October 24, 2014 by Jeff Hurt
As a conference organizer, do you replicate last year’s conference schedule and experience and just change the filling?
Or do you mix it up? Constantly looking for new ways to freshen up the attendee’s conference experience.
The best conference organizers proactively seek fresh, new ideas to implement at their next annual meeting. They work hard at coming up with the next big idea. They are willing to make at least 25% of their annual meeting a new experience for everyone.
Providing high-quality conference learning experiences is a conference game changer.
Unfortunately, our existing model for most conference education is not adequate for today. It’s outdated, passive and ineffective.We have to transition to conference education that is experiential, participatory and socially constructed.
If conference organizers continue to assume that learning is confined to lectures, then they will start losing market share. The current traditional experience leads to high-inferior faux-learning experiences at best.
Traditional conference education sessions are nothing more than tools to manage time, schedules, topics and attendees. They have become the building blocks of conference discipline.
The traditional, contained lecture can no longer be the central unit of the experience. Why? Because it doesn’t work.
In today’s post-conference-lecture era, inquiry, participation, social connections, reflection and learning design are the keys to attendee learning.
Here are five innovative features that leverage high-quality learning that today’s conference game changers need.
This model embodies a professional-amateur (pro-am) approach to learning. It’s also known as cognitive apprenticeship. Participants interact with others in pairs, triads or small groups who are more experienced and expert. This is all about peer sharing and learning. Roundtable discussions and hallway expertise-sharing sessions can provide pro-am opportunities.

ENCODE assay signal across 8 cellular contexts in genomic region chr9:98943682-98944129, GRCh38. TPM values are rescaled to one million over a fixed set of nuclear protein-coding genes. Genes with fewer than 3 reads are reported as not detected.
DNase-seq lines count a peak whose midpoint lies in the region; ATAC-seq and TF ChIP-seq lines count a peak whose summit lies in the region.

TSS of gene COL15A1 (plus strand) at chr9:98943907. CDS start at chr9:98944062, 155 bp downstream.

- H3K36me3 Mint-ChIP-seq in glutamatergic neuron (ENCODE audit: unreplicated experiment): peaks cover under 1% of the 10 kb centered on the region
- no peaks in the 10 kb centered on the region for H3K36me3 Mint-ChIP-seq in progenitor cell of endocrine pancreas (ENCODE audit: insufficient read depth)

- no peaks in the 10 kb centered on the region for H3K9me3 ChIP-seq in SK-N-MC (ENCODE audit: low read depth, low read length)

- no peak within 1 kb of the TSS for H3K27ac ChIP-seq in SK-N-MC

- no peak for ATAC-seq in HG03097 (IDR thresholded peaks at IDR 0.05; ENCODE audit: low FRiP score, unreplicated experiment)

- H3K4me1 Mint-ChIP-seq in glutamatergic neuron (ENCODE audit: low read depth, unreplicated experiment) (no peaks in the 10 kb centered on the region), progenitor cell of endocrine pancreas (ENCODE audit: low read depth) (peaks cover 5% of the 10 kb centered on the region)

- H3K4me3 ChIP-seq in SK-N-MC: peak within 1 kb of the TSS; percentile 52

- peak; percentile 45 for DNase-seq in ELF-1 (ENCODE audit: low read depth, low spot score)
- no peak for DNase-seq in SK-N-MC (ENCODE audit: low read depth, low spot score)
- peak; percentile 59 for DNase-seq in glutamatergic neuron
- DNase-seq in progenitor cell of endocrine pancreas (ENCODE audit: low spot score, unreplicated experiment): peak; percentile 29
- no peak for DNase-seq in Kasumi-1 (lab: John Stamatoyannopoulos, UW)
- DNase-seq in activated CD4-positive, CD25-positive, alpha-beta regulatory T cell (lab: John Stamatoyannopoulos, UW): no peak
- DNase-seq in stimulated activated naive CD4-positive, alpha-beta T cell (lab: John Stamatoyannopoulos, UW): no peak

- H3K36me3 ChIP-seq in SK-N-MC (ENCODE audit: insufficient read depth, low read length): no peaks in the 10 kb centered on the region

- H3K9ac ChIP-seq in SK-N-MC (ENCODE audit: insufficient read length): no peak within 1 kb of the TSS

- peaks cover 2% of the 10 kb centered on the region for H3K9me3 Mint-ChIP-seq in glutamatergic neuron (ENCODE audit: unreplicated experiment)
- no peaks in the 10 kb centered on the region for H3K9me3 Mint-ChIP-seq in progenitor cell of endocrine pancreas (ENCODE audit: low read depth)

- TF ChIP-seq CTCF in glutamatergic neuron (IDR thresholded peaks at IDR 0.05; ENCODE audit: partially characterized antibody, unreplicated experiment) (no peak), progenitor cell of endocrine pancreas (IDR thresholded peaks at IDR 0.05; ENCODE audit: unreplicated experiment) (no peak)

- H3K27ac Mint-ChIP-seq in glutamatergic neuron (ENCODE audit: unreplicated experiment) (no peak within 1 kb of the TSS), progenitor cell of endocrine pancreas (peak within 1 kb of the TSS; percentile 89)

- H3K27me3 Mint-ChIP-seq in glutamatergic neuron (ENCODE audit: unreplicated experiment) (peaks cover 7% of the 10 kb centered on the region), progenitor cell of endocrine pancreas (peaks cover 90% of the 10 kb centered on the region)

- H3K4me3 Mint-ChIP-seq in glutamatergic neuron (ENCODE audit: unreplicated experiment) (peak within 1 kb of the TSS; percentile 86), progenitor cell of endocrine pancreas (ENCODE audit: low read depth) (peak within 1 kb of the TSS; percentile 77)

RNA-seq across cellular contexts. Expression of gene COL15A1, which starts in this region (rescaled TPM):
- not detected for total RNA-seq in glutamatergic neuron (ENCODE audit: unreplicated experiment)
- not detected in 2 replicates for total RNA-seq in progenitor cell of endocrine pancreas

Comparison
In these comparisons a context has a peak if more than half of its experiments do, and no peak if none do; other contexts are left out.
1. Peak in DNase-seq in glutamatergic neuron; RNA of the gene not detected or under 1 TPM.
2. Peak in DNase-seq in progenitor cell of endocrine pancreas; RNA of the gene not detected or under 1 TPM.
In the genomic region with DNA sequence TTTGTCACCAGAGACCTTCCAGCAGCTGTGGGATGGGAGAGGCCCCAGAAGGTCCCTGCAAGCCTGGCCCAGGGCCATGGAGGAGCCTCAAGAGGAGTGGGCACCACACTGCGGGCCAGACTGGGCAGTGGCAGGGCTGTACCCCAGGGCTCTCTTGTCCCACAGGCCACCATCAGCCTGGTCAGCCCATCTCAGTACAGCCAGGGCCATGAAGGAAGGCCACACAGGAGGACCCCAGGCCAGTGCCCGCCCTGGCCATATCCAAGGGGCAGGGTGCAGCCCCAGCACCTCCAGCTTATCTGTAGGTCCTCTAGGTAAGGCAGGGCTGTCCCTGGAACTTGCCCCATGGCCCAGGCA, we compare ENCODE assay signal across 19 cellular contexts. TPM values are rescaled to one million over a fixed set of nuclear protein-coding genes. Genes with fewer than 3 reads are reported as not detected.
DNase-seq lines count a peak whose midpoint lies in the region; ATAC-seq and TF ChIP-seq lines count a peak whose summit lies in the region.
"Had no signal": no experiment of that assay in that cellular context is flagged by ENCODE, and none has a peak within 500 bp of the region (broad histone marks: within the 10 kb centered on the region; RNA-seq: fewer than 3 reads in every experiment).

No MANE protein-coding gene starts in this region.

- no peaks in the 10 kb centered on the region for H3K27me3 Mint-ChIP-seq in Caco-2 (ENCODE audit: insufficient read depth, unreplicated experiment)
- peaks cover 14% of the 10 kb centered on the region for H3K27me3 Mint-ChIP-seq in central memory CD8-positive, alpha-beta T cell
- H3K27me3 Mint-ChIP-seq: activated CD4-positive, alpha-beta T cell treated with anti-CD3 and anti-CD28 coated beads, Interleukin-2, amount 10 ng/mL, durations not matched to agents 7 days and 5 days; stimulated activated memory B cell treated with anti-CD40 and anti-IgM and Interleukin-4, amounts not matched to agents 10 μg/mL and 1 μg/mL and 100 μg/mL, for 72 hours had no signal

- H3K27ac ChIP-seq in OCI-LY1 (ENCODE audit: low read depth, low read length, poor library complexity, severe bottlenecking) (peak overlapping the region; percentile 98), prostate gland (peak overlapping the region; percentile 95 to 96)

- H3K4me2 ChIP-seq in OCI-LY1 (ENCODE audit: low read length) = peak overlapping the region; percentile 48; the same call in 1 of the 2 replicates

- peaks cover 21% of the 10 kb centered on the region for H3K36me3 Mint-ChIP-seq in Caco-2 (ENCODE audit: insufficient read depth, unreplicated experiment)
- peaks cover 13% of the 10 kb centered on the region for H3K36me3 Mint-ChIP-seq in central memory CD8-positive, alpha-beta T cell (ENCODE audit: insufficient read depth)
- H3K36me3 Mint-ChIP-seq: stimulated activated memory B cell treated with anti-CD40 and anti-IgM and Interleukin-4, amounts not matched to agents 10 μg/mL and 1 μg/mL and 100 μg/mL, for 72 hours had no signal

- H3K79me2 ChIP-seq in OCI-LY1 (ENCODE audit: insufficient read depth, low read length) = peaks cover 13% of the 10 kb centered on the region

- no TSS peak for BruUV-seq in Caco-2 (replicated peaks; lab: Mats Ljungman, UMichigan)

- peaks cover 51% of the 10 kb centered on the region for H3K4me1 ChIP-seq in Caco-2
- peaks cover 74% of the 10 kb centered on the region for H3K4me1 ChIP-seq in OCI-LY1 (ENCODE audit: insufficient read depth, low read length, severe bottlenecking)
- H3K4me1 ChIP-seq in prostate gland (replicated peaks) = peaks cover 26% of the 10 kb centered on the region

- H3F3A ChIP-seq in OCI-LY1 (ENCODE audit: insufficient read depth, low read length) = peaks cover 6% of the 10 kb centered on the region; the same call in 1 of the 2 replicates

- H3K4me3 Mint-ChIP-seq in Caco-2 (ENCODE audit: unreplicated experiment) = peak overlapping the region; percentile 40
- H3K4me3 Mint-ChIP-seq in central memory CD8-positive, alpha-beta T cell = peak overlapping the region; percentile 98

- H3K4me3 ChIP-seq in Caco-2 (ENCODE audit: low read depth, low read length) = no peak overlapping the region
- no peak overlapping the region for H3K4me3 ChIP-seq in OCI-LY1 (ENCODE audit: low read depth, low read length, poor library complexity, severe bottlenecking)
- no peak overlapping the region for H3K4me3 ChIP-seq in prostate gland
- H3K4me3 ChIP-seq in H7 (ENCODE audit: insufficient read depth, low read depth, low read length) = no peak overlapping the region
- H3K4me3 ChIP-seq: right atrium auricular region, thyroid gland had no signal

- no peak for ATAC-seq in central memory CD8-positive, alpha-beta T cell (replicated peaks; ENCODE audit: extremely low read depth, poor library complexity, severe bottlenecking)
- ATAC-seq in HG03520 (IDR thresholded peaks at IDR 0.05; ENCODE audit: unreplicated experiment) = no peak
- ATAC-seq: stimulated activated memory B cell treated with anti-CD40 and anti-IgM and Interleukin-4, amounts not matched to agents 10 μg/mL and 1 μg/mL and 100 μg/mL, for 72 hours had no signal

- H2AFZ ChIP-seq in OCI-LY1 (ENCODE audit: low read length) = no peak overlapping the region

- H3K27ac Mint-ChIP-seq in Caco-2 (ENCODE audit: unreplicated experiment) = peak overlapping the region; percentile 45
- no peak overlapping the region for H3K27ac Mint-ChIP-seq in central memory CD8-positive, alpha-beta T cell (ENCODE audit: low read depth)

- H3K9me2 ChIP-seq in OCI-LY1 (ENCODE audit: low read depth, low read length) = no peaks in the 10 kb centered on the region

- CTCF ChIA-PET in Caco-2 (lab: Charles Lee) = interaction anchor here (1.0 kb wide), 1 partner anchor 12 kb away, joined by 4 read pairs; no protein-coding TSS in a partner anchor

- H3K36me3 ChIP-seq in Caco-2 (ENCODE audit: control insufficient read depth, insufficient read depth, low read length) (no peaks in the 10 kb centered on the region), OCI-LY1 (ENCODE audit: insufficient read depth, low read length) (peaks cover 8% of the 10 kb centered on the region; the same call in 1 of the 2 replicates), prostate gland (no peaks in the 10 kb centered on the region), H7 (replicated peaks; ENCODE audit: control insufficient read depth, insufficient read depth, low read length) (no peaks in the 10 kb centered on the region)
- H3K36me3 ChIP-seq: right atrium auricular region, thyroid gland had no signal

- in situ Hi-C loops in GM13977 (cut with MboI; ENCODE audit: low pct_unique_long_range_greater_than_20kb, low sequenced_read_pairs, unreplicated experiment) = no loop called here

We need more learning experiences that are intellectually and instructionally challenging as well as fun. Then they become hard-fun. Puzzlement, awe, surprise and other forms of emotional engagement increases the participant’s effort and attention. Simulations, immersive environments and games are other types of hard-fun. Who said learning has to be hard and boring?
Bottom-line, conference attendees are motivated by engaging in real-world problems that are from their own corner of the universe. The more the conference content focuses on current real-world problems the more meaningful and successful they are.
All conference learning opportunities should provide some type of feedback to each attendee. Without feedback learners have no idea if their thoughts are on target or not. They need to discuss it with others to get feedback. Similarly, the more that education can engage them into wanting to know more as well as how to know more, the better. Conference organizers need online and offline Amazon-like recommendation systems that suggest the next feed-forward course or experience.
Many conference attendees will drive their own learning as long as they have structure and support. One of the best game changers is to provide suggested pathways, guides and road maps to help attendees solve their current problems. Conference websites and mobile apps that let attendees search education sessions according to their problems are a must for success today.
Hat Tips to Educase’s Game Changers: Education and Information Technologies. Adapted from a 2012 VCC post.
What are some practical ways for conferences to provide more pro-am learning experiences? What must conference games have to be instructionally and intellectually sound that lead to learning versus games for just fun?
Filed Under: Conference Education, Event Planning
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